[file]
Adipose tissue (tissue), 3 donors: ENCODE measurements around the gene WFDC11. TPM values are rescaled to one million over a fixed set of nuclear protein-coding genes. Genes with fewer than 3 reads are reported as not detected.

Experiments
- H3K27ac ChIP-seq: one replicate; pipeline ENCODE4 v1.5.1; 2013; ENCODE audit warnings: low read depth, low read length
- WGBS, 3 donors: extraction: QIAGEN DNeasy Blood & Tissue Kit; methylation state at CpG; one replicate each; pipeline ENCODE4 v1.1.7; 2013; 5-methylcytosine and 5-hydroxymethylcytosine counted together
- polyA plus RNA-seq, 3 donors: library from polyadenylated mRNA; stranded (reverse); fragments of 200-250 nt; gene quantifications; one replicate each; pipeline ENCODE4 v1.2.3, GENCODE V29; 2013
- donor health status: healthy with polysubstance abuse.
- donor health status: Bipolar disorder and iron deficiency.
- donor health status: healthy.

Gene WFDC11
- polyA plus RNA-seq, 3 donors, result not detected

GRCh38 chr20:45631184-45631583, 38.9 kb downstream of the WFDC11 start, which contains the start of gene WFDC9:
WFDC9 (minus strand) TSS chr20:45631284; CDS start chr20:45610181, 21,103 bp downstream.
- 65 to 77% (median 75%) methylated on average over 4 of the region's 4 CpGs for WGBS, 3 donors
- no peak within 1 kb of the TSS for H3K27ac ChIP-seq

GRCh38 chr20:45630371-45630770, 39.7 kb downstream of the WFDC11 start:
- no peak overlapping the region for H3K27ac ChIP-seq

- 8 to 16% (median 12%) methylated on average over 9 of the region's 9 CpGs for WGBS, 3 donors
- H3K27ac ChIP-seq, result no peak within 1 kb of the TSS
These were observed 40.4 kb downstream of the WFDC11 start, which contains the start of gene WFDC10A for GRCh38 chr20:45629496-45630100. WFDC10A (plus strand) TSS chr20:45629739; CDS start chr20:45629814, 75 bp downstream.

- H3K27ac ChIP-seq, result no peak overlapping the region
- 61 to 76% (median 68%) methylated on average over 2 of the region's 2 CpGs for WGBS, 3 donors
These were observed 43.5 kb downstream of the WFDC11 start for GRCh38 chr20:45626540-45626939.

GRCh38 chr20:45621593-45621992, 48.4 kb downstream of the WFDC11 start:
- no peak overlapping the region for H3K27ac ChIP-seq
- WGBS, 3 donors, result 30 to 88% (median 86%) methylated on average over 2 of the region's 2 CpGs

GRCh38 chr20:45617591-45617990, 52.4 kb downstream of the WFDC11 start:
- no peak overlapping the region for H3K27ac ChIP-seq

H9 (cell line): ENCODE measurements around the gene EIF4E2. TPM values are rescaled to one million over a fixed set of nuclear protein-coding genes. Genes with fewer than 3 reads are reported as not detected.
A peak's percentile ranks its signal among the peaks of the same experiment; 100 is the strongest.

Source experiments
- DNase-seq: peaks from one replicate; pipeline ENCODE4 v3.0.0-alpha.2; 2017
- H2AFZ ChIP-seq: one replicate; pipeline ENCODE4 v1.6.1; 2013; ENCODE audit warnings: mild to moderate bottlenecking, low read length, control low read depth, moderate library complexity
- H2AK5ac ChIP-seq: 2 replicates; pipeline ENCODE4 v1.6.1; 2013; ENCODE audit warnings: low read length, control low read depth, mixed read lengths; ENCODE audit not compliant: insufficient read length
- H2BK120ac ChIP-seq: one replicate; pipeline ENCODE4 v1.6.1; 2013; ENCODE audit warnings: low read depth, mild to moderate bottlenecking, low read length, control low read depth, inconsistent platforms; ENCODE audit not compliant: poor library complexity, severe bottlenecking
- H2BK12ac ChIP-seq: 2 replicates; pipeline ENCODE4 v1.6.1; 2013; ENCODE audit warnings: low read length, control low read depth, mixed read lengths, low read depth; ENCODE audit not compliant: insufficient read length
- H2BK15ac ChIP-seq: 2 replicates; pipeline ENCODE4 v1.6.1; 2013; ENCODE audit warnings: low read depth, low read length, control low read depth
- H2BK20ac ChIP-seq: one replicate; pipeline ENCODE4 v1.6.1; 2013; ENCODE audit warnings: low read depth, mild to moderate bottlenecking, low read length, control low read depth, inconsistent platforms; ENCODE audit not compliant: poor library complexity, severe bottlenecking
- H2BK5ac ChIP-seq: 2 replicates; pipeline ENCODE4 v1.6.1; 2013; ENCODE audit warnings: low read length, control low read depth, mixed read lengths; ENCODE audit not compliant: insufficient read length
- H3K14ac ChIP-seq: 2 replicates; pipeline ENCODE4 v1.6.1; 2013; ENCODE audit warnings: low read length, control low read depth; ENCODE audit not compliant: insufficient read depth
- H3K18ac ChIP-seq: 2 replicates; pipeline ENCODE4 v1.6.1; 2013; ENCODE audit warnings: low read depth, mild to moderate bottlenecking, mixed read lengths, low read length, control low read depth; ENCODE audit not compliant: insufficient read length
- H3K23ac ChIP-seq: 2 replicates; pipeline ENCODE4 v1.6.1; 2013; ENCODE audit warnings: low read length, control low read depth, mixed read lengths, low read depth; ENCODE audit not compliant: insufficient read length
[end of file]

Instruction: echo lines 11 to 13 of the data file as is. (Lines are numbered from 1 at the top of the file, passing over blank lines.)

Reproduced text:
GRCh38 chr20:45631184-45631583, 38.9 kb downstream of the WFDC11 start, which contains the start of gene WFDC9:
WFDC9 (minus strand) TSS chr20:45631284; CDS start chr20:45610181, 21,103 bp downstream.
- 65 to 77% (median 75%) methylated on average over 4 of the region's 4 CpGs for WGBS, 3 donors